The Swazi culture can be found in Swaziland/Eswatini and amongst South Africans.
A traditional Swazi wedding ceremony is however referred to as umtsimba. Even though traditional wedding ceremony in Swaziland has evolved in modern times, its historic account is based on the inference of anthropologist Hilda Kuper and sociological research that lucidly described the tradition of the country.
Occasionally, Swazis wear either traditional or modern day clothing for events. Nevertheless, the men's traditional outfit consists of a colorful cloth "skirt" covered by an emajobo (leather apron). The assorted adornments for special occasions like traditional wedding include, the ligcebesha (neckband), umgaco (ties), and sagibo (walking stick). However, the royalties of the land distinguish themselves by wearing ligwalagwala (red feathers).
For the Swazi women, their traditional attire consists of an ilihhiya (cloth). Married women often cover their upper torsos and sometimes wear traditional "beehive" hairstyles, while single women sometimes wear only beads over their upper torsos, especially for special events like the traditional wedding.Often than not, many people are of the perception that African traditional clothing is the same for any ethnic group on the continent. That is outrightly wrong. This is because there are several attire exclusively meant for a certain ethnic group or country. This narrative is valid among Swazi people who find cultural peculiarity in their traditional garment. The outfit is simple albeit, it is a tidy and meaningful piece of Swazi culture. In its modest style, it is a staple dress in Swazi homes, just as we have other garments, like Shweshwe (South Africa), Kente (Ghana), Kita (Ivory Coast), Chitenge (Kenya), and other African dresses.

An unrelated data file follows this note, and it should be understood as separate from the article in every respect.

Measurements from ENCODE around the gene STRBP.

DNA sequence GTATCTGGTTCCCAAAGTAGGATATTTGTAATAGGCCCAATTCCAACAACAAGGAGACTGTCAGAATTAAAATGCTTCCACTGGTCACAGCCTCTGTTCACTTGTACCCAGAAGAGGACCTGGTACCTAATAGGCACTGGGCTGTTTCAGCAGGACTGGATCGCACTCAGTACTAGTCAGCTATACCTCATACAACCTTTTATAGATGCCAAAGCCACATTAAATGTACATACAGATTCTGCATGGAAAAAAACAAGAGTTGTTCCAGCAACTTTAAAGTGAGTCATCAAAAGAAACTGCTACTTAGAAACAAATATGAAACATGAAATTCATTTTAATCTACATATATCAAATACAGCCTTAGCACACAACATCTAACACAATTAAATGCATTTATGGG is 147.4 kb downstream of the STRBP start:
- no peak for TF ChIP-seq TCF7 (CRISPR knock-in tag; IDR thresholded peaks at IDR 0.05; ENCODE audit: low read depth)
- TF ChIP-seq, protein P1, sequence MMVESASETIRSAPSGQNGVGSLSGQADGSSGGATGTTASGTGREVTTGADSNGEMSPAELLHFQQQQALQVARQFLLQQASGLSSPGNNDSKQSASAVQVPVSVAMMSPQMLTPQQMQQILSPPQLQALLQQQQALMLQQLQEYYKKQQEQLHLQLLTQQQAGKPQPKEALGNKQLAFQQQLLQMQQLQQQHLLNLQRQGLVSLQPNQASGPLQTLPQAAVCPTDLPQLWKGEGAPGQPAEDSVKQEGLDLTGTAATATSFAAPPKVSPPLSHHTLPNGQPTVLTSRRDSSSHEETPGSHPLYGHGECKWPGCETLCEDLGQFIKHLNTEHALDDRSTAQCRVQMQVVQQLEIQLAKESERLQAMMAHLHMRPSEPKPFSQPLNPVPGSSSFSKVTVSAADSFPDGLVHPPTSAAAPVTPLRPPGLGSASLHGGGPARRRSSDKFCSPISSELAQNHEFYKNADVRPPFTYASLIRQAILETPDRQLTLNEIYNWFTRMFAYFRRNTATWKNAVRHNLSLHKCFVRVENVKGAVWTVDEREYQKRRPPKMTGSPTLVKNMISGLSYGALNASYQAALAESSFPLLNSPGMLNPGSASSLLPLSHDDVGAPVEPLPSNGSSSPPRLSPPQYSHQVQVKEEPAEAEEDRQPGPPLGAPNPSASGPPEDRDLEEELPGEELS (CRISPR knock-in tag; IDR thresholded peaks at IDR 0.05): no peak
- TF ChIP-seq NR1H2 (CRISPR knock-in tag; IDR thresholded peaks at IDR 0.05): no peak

To put on a Swazi female attire for traditional wedding, the bottom piece called “sidvwashi” is first tied. After that, the top piece called “lihiya” (plural – “emahiya”) is worn.
In a bid for proper dressing. The ends of the cloth are either tied together over the right-hand shoulder for a young maiden or over the left-hand shoulder for a married woman, which ever the case may be. The reef knot is also used. However, for personal preference, a decorative pin could be used instead of a simple knot.
Furthermore, the piece of cloth can be tied at the back to prevent it from flapping about in the wind.
To complement the gorgeousness of the Swazi bride, beaded jewels are accessories worn on the neck and wrist to make them stay fully adorned.
The mostly used color for Swazi traditional wedding is orange color. Often times, underneath the beautiful orange emahiya, bottom garments called sidvwashi is being worn. The color is usually brown, because it blends nicely with orange. But the colors can vary to match the lihiya.
On the bride’s neck, beautiful neckpieces, handmade in Swaziland chokers are always worn. The bracelet on the wrist is called “sigcizo”, it goes well with the choker.
It is very important that when the knot is tied, the upper part of the lihiya has to make a perfect L-shape. Also, the knot must be situated not on the top of the shoulder, but a little lower, below the collarbone.
These are generally calked “umgcula” garments. Although they are actually longer versions of emahiya, but the sidvwashi is worn underneath as well.
The patterned traditional Swazi necklace is called “ligcebesha”. It is composed of two square sort of petals attached to a round band. And the whole necklace is embellished with colorful patterns.